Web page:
Now I mentioned the criteria, so up until pretty recently the idea was that if you see an increase in 20 parts per million or more of hydrogen in the first 120 minutes of the test, that would indicate a positive result, and the criteria were an increase in 12 parts per million for methane, but those criteria recently changed; there was a consensus statement issued in the spring. A bunch of SIBO experts got together and talked about how to update the breath-testing criteria to make it more accurate and ensure that the criteria were modified to, on the one hand with hydrogen, the changes would lead to fewer diagnoses, less overdiagnosis of hydrogen-predominant SIBO. But in the case of methane, they’re going to lead to a greater number of diagnoses because those criteria, instead of becoming more strict, became more liberal. The new hydrogen criteria are increasing 20 parts per million within the first 90 minutes, and then with methane, it’s any value over 10 parts per million at any point during the test, including during the third hour. That’s a pretty big difference, and that’s going to lead to a lot more positive results for methane.
It’s also worth pointing out that there are a lot of different studies that are critical of lactulose breath testing that suggest that there is a very high potential for false positives, especially using lactulose instead of glucose. With glucose breath testing, the opposite problem is true. There’s a high potential for false negatives. If there is a positive, it should be positive. But if there’s a negative, you can’t rule out that SIBO might be present. Again, I’m not going to go into great detail here, but let’s just say that there is a lot of uncertainty about breath testing as a way of diagnosing SIBO.
The second assumption is that SIBO is always pathological. The idea is that if SIBO is present, it’s always causing the patient’s problems, whatever they are, but that’s not sound thinking, of course, because we know that correlation is not causation. It’s possible that SIBO could be present, but it’s not actually driving whatever the patient’s symptoms are. We know that early studies suggested that up to 20 to 30 percent of healthy controls have SIBO but don’t have symptoms. Of course, I have to offer a side note here, which is, I don’t know where these studies are finding these so-called “very healthy controls with no symptoms.” I haven’t met that many of those people, but let’s assume that that’s true. That could mean that 20 to 30 percent of the population has SIBO, but it’s not causing any problems for them.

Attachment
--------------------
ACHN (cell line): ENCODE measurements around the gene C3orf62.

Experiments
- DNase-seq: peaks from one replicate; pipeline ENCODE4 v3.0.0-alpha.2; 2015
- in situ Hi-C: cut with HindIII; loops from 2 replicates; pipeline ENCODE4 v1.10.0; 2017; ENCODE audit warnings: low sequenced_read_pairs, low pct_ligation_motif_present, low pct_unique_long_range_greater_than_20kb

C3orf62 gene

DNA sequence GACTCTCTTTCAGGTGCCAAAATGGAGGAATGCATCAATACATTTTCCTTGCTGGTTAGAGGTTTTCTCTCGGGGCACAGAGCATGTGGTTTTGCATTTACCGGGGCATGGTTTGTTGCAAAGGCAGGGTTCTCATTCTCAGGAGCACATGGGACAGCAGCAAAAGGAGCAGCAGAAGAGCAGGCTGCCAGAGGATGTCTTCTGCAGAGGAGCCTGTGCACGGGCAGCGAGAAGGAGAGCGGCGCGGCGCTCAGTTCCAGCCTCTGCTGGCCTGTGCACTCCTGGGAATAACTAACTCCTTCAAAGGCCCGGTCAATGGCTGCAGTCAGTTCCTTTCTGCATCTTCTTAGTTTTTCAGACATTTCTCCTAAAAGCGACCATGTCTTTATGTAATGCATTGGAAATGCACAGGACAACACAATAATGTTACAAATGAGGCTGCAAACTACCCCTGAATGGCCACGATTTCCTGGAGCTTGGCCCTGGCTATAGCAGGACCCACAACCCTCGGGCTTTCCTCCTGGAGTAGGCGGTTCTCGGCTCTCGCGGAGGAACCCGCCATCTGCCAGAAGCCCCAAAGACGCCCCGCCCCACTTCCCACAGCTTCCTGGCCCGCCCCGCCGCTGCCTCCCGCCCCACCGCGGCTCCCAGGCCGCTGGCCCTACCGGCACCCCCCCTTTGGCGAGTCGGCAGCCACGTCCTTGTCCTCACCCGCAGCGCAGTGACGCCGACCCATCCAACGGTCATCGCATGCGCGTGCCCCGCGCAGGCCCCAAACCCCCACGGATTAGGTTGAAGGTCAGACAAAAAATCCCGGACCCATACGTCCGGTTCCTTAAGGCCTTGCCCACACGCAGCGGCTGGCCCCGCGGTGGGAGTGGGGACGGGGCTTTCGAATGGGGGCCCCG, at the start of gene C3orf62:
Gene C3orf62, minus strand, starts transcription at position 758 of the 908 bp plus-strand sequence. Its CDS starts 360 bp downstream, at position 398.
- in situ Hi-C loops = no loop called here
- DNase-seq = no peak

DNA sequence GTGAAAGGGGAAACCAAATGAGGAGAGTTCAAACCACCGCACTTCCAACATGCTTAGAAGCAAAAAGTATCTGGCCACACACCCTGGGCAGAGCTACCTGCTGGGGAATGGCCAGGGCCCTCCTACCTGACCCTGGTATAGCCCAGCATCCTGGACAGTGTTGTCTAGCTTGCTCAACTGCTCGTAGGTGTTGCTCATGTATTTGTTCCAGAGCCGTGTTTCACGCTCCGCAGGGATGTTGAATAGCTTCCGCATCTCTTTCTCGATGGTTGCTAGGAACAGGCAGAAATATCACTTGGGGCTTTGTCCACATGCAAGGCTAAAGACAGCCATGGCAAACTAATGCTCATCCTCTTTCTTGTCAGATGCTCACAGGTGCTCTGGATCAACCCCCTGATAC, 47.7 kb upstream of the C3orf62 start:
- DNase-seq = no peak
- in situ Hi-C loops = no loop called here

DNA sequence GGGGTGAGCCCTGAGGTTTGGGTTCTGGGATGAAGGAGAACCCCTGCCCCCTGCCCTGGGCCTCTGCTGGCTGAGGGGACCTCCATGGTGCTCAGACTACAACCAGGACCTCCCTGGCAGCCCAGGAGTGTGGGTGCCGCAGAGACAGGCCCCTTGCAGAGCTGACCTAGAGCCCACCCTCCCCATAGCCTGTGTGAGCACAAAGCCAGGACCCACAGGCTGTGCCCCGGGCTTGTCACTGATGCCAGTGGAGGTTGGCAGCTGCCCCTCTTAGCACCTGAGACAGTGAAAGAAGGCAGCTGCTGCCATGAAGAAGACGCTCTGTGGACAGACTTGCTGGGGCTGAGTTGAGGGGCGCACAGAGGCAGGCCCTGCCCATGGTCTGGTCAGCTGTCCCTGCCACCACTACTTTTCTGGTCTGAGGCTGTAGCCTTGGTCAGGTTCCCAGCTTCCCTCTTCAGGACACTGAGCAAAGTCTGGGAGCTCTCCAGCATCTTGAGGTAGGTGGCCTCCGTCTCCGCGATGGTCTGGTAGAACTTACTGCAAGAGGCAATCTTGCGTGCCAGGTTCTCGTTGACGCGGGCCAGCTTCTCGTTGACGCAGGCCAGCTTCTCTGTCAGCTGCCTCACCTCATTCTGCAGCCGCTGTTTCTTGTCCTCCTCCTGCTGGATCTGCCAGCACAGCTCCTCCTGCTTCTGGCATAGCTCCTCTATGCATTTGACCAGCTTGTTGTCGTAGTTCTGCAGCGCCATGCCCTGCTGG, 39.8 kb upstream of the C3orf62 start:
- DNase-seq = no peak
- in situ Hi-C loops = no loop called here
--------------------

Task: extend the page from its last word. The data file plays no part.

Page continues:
In many cases, we treat SIBO, and the numbers improve, so the patient goes from being breath-test positive to breath-test negative, but their symptoms don’t necessarily improve. That would suggest that maybe SIBO was present, but it wasn’t causing their symptoms. It’s possible that the testing is accurate as far as what it’s measuring, but what we call SIBO as a condition is not always pathological. It’s also possible that SIBO might be present in a patient and might be causing some issues, maybe a mild nutrient deficiency or something like that, but it’s not causing the main complaints.
The reason I bring this up is that I see some patients just getting hyperfocused, almost obsessed about SIBO, at the expense of everything else. And clinicians—there is that saying, “If you’ve got a hammer, everything looks like a nail”—I see both clinicians and patients becoming over-focused, I think, on SIBO, and the risk there is that you actually miss other pathologies or underlying mechanisms that are really actually driving the condition in those cases if we’re just myopically focused on SIBO.
The third assumption is that our current treatments are effective and optimal. The typical treatments for SIBO are antimicrobials. Initially, there were prescription medications. Rifaximin is the most commonly used, especially for hydrogen-predominant SIBO, and neomycin is also added at times when methane is present. Metronidazole is another medication, or Flagyl is used in some cases for treating SIBO, as well as other antibiotics, but rifaximin certainly has become the drug of choice. But then there have been some studies recently that have found that botanicals, herbs, are as effective as rifaximin treatment or even more effective and cause fewer side effects. In general, the approach is if SIBO is there, then you use antimicrobials to reduce the growth of bacteria in the small intestine.